[2] N.a., International Commission on English in the Liturgy: A Joint Commission of Catholic Bishops’ Conferences, The Roman Ritual: Revised by Decree of the Second Vatican Ecumenical Council and published by Authority of Pope Paul IV: Order of Christian Funerals: Including Appendix 2: Cremation: Approved for use in the Dioceses of the United States of America by the National Conference of Catholic Bishops and Confirmed by the Apostolic See (New Jersey: Catholic Book Publishing Co., 1998) 271, 304.

 

[3] N.a., International Commission on English in the Liturgy: A Joint Commission of Catholic Bishops’ Conferences, The Roman Ritual: Revised by Decree of the Second Vatican Ecumenical Council and published by Authority of Pope Paul IV: Order of Christian Funerals: Including Appendix 2: Cremation: Approved for use in the Dioceses of the United States of America by the National Conference of Catholic Bishops and Confirmed by the Apostolic See (New Jersey: Catholic Book Publishing Co., 1998) 244, 245.

 

[4] William L. Holladay, “Elusive Deuteronomists, Jeremiah, and Proto-Deuteronomy,” the Catholic Biblical Quarterly, Vol. 66, No. 1 (January 2004) 70-73.

 

[5] Ehud Ben Zvi, review of Raymond F. Person, Jr., The Deuteronomic School: History, Social Setting, and Literature in the Catholic Biblical Quarterly, Vol. 66, No. 3 (July 2004) 457.

 

[7] J. Ross Wagner, “From the Heavens to the Heart: The Dynamics of Psalm 19 as Prayer,” the Catholic Biblical Quarterly, Vol. 61, No. 2 (April 1999) 256.

 

[8] Scott W. Hahn, A Broken Covenant and the Curse of Death: A Study of Hebrews 9:15-22”, the Catholic Biblical Quarterly, Vol. 66, No. 3 (July 2004) 421.

 

[9] Stanley B. Marrow, “KosmoV in John,” the Catholic Biblical Quarterly, Vol. 64, No. 1 (January 2002) 95.

 

[10] William D. Mounce, Zondervan Greek Reference Series: the Analytical Lexicon to the Greek New Testament (Grand Rapids, Michigan: Zondervan Publishing House: A Division of HarperCollins Publishers, 1993) 224.

 

[11] Brenda E. Stevenson, “`Marsa Never Sot Aunt Rebecca Down’: Enslaved Women, Religion, and Social Power in the Antebellum South,” The Journal of African American History, Vol. 90, No. 4 (Fall 2005) 345-367.

 

[12] Octavia V. Rogers Albert, The House of Bondage, or Charlotte Brooks and Other Slaves 34 as cited in Brenda E. Stevenson, “`Marsa Never Sot Aunt Rebecca Down’: Enslaved Women, Religion, and Social Power in the Antebellum South,” The Journal of African American History, Vol. 90, No. 4 (Fall 2005) 357 and footnotes 19 and 55.

 

[13] Alan C. Mitchell, S.J., “The Use of prepein and Rhetorical Propriety in Hebrews 2:10,” the Catholic Biblical Quarterly, Vol. 54, No. 4 (October 1992) 689, 697.

 

[14] Benedict XVI, “Encyclical Letter: Deus Caritas Est of the Supreme Pontiff Benedict XVI to the Bishops, Priests and Deacons, Men and Women Religious and All the Lay Faithful on Christian Love,” http://www.vatical.va/holy_father/benedict_xvi/encyclixals/documents/hf_ben-xvi_enc_2... 1/30/2006,  3/25 section 4.

 

[15] Benedict XVI, “Encyclical Letter: Deus Caritas Est of the Supreme Pontiff Benedict XVI to the Bishops, Priests and Deacons, Men and Women Religious and All the Lay Faithful on Christian Love,” http://www.vatical.va/holy_father/benedict_xvi/encyclixals/documents/hf_ben-xvi_enc_2... 1/30/2006   4/25 section 6.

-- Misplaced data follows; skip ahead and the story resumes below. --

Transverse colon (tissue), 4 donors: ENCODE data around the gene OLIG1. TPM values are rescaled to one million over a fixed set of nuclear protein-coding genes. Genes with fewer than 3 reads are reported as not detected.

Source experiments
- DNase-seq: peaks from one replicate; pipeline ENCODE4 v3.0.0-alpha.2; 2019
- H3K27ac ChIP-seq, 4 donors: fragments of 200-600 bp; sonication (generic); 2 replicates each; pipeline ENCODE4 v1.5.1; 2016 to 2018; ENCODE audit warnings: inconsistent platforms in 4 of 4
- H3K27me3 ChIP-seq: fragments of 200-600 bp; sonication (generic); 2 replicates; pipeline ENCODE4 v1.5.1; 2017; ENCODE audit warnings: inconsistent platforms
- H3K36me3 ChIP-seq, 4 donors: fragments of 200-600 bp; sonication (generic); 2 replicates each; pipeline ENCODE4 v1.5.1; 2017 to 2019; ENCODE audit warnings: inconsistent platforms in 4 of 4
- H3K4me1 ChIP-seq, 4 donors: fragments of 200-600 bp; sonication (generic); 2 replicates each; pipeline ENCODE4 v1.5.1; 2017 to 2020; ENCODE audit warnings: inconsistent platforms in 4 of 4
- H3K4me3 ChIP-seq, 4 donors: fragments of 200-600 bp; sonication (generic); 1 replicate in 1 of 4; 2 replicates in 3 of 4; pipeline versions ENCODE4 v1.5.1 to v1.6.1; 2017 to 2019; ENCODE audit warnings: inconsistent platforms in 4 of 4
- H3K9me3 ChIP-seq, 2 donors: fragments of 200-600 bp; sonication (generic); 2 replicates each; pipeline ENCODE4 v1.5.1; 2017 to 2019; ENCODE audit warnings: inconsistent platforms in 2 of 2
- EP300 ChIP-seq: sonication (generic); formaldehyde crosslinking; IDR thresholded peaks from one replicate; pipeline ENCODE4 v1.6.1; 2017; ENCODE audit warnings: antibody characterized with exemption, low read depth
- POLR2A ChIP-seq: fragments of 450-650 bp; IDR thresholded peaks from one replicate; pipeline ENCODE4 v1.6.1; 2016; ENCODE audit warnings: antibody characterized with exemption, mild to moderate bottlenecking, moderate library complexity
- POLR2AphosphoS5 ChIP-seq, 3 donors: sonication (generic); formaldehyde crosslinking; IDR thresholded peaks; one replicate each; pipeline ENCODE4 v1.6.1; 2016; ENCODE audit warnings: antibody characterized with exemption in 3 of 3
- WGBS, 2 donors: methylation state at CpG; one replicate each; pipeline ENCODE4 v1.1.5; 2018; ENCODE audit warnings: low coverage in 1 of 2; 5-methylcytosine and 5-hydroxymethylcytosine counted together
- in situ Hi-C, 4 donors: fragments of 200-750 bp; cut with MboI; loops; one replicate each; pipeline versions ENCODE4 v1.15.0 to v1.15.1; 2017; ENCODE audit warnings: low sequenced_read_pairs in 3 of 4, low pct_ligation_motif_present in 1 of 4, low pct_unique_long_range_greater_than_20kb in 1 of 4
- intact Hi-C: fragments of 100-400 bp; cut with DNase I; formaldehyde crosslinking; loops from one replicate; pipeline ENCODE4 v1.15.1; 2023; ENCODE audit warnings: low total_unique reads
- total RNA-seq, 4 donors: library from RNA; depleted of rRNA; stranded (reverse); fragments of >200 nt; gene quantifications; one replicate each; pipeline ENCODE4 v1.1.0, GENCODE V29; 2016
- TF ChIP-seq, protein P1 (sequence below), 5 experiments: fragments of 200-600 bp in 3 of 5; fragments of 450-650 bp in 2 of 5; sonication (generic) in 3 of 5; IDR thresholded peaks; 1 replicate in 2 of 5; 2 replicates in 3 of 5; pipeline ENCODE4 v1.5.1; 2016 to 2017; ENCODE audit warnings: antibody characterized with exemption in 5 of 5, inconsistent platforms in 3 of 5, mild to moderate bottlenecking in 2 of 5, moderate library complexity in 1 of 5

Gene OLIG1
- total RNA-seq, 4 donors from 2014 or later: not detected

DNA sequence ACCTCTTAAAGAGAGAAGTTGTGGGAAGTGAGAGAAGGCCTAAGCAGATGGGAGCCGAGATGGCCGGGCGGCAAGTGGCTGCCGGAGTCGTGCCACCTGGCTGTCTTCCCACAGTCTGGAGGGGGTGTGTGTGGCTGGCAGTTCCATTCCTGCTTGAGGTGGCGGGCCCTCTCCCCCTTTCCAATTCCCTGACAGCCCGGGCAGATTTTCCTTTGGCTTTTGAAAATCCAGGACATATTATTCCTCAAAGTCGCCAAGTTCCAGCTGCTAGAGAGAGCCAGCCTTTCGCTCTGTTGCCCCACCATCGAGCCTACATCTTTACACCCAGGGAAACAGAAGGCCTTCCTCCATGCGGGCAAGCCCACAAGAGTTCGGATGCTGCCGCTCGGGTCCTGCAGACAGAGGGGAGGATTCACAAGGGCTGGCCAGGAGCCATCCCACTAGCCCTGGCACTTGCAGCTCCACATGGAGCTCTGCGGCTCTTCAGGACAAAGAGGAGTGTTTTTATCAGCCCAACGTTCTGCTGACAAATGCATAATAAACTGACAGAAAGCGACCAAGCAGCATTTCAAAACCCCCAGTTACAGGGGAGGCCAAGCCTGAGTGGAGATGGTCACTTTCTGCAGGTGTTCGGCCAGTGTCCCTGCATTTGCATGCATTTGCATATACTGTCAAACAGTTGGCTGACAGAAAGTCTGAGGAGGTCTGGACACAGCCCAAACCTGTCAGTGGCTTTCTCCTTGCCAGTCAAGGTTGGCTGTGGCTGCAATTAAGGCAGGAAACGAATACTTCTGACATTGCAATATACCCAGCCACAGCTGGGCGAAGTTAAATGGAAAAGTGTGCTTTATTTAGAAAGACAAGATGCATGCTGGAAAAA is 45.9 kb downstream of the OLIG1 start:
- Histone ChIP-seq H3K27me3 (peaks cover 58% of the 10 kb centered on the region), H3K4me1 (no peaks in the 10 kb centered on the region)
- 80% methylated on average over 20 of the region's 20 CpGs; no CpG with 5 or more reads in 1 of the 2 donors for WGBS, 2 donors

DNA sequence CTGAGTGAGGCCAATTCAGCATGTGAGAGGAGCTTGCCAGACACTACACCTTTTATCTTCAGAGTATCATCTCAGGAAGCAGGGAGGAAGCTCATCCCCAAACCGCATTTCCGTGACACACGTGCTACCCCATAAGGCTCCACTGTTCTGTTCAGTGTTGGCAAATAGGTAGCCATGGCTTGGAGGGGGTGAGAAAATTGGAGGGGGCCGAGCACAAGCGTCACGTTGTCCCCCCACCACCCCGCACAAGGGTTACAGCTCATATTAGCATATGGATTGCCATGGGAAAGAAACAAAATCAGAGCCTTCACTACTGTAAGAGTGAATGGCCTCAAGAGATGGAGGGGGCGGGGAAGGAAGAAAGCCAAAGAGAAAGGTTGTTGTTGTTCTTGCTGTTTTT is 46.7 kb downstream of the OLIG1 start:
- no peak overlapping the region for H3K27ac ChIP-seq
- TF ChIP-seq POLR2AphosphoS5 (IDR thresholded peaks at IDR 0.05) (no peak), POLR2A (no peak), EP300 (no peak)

[16] Benedict XVI, “Encyclical Letter: Deus Caritas Est of the Supreme Pontiff Benedict XVI to the Bishops, Priests and Deacons, Men and Women Religious and All the Lay Faithful on Christian Love,” http://www.vatical.va/holy_father/benedict_xvi/encyclixals/documents/hf_ben-xvi_enc_2... 1/30/2006  4/25, section 6.

 

[17] Loren L. Johns and Douglas B. Miller, “The Signs as Witnesses in the Fourth Gospel: Reexamining the Evidence, the Catholic Biblical Quarterly, Vol. 56, No. 3 (July 1994) 530.

 

[18] Francis J. Moloney, S.D.B., “Raymond Brown’s New Introduction to the Gospel of John: A Presentation—And Some Questions,” the Catholic Biblical Quarterly, Vol. 65, No. 1 (January 2003) 2.

 

[19] Mary L. Coloe, P.B.V.M., “Welcome into the Household of God: The Foot Washing in John 13,” the Catholic Biblical Quarterly, Vol. 66, No 3 (July 2004) .406, 407.

 

[20] Francis J. Moloney, S.D.B., “The Gospel of John as Scripture,” the Catholic Biblical Quarterly, Vol. 67, No. 3 (July 2005) 457, 465 fn. 38.

 

[21] Craig E. Morrison, O.Carm., The “Hour of Distress” in Targum Neofiti and the “Hour” in the Gospel of John,” the Catholic Biblical Quarterly, Vol. 67, No. 4 (October 2005) 601.

 

[22] Loren L. Johns and Douglas B. Miller, “The Signs as Witnesses in the Fourth Gospel: Reexamining the Evidence, the Catholic Biblical Quarterly, Vol. 56, No. 3 (July 1994) 523.

 

[23] Margaret Barker, The Great High Priest: The Temple Roots of Christian Liturgy (London: T & T Clark International: A Continuum imprint, 2003) 13.

 

[24] Margaret Barker, The Great High Priest: The Temple Roots of Christian Liturgy (London: T & T Clark International: A Continuum imprint, 2003) 67.

 

[25] The quotation is of Francis J. Moloney, S.D.B., “Raymond Brown’s New Introduction to the Gospel of John: A Presentation—And Some Questions,” the Catholic Biblical Quarterly, Vol. 65, No. 1 (January 2003) 9. In footnote 27, Moloney writes, “I borrow this description of the evangelist’s intervention in 12:33 as a `footnote’ from M. C. Tenney, “The Footnotes of John’s Gospel,” BSac 117 (1960) 350-34.”